Born Nguyen Xuan Bao in central Vietnam on 11 October 1926, Thay is an influential Zen teacher, poet, and the author of more than 100 books, including the bestselling The Miracle of Mindfulness. As an active advocate for peace, he was influential in the anti-war movement, encouraging non-violent protests during the Vietnam War. Before leaving Vietnam, he spearheaded a movement by Buddhists in the south calling for a negotiated end to the bloody conflict. In 1967, Thay was nominated for the Nobel Peace Prize by Martin Luther King, Jr., who told the Nobel committee: “I do not personally know of anyone more worthy of the Nobel Peace Prize than this gentle Buddhist monk from Vietnam.” (Plum Village)
Thay founded the Order of Interbeing and the Unified Buddhist Church, and in 1982 established the Plum Village Buddhist Center in France with Sister Chan Khong. He has been a central figure in the transmission of Buddhism to the West and in marrying an authentic Zen tradition and lineage with a progressive approach to issues such as social activism, science versus faith, and religion versus spirituality.
The monks and nuns of Plum Village concluded their message on Thay’s health with an invitation to practice deep listening to ourselves, our loved ones, and the Earth and by sharing news of a new book of the master’s teachings:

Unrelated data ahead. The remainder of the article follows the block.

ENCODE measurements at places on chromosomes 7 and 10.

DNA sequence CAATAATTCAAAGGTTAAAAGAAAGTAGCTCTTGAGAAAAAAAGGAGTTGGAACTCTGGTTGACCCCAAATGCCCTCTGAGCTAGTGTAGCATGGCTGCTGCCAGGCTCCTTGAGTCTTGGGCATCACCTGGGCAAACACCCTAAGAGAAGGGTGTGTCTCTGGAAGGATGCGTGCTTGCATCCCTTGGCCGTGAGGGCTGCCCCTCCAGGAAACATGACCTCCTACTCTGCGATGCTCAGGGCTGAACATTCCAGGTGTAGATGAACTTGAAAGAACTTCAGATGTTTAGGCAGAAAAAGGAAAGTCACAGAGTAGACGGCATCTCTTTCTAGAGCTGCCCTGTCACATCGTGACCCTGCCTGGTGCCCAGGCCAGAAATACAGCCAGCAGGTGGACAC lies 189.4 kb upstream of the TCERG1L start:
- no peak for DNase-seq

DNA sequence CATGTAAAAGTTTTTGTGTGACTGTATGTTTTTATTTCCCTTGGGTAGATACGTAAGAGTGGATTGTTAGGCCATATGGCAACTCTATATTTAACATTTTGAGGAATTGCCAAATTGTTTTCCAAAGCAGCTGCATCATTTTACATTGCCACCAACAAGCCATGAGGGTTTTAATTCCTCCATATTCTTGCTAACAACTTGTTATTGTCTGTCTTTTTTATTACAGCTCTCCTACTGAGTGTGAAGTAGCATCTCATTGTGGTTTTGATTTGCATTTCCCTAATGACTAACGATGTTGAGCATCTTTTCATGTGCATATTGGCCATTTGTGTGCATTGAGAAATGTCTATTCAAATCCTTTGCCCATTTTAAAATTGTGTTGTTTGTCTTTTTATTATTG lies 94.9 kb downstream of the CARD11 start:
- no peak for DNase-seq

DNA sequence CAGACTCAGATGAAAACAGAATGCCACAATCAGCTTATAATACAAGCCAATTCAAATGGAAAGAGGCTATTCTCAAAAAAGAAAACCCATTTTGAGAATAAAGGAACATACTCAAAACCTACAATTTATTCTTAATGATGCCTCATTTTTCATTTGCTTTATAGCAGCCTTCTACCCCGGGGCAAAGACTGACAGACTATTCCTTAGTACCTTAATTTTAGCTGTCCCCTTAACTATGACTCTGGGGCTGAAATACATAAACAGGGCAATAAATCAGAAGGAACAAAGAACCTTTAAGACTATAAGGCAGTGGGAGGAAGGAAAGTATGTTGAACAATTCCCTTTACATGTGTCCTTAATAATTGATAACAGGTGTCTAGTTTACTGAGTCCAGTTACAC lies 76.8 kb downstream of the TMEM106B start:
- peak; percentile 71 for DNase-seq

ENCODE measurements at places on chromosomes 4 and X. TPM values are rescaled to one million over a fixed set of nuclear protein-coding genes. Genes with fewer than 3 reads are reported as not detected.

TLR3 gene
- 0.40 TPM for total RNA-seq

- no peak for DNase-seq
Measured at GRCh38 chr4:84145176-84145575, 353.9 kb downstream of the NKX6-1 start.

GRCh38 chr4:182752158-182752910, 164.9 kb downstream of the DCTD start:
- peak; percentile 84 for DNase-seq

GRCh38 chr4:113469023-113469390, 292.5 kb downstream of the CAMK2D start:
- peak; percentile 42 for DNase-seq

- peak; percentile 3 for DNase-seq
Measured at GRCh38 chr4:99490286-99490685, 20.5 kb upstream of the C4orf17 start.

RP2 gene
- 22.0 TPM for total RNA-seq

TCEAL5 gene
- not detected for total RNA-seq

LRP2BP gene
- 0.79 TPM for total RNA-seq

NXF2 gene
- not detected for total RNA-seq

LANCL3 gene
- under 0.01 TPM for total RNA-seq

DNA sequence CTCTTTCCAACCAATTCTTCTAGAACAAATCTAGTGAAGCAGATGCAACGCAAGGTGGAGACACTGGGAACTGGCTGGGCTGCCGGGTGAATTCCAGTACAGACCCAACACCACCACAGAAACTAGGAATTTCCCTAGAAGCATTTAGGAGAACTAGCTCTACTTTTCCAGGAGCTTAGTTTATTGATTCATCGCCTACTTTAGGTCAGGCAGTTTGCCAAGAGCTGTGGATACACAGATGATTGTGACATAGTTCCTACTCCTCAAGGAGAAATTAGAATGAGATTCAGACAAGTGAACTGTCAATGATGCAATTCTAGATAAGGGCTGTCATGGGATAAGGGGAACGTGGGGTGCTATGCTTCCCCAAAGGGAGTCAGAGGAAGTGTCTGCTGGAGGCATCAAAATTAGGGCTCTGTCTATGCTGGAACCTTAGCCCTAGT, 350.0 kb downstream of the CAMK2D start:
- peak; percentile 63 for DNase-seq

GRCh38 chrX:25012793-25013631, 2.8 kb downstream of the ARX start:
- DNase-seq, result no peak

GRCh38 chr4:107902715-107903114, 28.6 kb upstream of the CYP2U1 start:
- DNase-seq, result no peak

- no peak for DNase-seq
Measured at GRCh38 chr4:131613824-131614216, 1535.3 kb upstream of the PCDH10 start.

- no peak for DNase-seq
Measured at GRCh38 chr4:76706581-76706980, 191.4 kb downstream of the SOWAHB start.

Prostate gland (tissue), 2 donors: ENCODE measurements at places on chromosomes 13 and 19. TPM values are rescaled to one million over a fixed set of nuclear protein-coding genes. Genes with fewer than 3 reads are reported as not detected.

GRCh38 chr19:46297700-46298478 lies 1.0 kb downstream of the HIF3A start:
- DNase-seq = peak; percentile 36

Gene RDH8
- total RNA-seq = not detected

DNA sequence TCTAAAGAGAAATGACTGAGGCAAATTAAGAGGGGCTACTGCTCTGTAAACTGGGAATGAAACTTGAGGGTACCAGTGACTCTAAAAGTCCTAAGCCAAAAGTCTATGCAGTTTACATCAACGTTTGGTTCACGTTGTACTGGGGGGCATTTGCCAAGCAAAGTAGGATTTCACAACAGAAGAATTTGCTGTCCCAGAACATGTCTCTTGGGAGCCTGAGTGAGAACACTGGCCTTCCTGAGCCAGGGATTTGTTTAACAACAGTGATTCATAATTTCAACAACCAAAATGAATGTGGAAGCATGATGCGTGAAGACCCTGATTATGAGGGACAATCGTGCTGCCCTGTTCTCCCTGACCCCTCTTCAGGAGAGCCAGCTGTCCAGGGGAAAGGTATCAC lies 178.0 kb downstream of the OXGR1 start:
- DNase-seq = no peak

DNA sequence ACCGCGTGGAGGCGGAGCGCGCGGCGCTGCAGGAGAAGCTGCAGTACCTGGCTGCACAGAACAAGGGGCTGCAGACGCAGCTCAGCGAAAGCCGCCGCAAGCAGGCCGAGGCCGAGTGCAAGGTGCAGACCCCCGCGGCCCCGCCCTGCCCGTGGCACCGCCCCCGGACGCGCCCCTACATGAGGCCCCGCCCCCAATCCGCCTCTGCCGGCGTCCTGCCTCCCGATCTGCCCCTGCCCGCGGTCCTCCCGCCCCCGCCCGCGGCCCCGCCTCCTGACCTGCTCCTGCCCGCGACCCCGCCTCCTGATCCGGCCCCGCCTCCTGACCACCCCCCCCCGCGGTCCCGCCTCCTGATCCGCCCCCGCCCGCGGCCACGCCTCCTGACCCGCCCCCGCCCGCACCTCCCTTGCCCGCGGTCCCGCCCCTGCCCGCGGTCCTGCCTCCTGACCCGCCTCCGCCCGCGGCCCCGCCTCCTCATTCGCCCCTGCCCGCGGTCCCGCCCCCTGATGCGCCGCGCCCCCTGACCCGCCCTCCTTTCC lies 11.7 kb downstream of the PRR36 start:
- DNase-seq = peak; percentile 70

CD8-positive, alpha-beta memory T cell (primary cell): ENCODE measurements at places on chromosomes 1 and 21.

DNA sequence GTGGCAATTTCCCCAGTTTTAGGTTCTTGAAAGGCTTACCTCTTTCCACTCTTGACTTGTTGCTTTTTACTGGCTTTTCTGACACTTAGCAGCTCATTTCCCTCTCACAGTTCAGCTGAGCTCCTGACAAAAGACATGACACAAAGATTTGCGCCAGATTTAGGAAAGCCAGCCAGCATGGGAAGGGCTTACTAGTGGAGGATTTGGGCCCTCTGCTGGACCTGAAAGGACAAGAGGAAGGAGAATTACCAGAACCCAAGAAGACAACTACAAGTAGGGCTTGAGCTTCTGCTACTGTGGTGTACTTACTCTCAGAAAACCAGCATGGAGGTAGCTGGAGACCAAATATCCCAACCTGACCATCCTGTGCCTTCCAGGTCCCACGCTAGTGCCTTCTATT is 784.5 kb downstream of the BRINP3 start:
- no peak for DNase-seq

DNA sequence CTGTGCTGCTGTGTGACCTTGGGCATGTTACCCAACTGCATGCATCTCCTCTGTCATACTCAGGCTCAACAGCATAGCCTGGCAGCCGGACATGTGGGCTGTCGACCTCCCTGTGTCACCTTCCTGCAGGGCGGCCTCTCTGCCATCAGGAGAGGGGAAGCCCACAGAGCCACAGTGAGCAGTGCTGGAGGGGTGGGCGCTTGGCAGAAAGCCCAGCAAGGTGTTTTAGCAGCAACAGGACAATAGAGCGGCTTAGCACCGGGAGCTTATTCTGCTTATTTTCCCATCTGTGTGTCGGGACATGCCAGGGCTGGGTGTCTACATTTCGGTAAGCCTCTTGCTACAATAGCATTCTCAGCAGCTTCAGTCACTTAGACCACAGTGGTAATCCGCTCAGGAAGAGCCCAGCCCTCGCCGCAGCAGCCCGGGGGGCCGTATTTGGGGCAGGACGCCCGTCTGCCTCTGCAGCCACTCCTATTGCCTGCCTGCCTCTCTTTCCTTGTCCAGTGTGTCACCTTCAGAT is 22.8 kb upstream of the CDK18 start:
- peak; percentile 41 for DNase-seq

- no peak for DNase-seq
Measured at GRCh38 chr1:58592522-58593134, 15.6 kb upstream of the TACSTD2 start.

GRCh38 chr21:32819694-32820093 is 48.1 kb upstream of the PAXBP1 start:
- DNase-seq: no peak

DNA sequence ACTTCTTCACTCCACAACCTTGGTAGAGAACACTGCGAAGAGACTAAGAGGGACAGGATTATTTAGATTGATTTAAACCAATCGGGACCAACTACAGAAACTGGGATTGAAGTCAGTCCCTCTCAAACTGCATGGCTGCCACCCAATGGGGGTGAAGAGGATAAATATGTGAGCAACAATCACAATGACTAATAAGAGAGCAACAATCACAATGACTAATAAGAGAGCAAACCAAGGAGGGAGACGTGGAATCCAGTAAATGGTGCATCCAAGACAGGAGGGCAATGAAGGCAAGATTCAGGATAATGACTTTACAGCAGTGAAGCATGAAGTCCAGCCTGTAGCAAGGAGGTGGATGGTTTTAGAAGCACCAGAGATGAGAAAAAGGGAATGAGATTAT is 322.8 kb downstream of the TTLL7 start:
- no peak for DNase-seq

For Thầy’s birthday this year, and to celebrate the release this month of Zen and the Art of Saving the Planet, a new book of Thầy’s teachings on collective awakening, we’re inviting our whole community to offer Thầy the gift of our practice: in particular, the collective practice of deep listening to ourselves, our loved ones, and the Earth. Our own practice of mindfulness is the most powerful gift we can offer to continue Thầy’s teachings and legacy in the world. We know that Mother Earth is in great need of our love, care and protection, and with the peace and insight of deep listening, each one of us will be able to contribute our part.
* Thich Nhat Hanh Returns to His Roots in Vietnam (Buddhistdoor Global)
Celebrating Thay’s Continuation Day Around the World (Plum Village)
A message from the Plum Village monks and nuns for Thay’s birthday (Plum Village)
Thich Nhat Hanh’s final mindfulness lesson: how to die peacefully (Plum Village)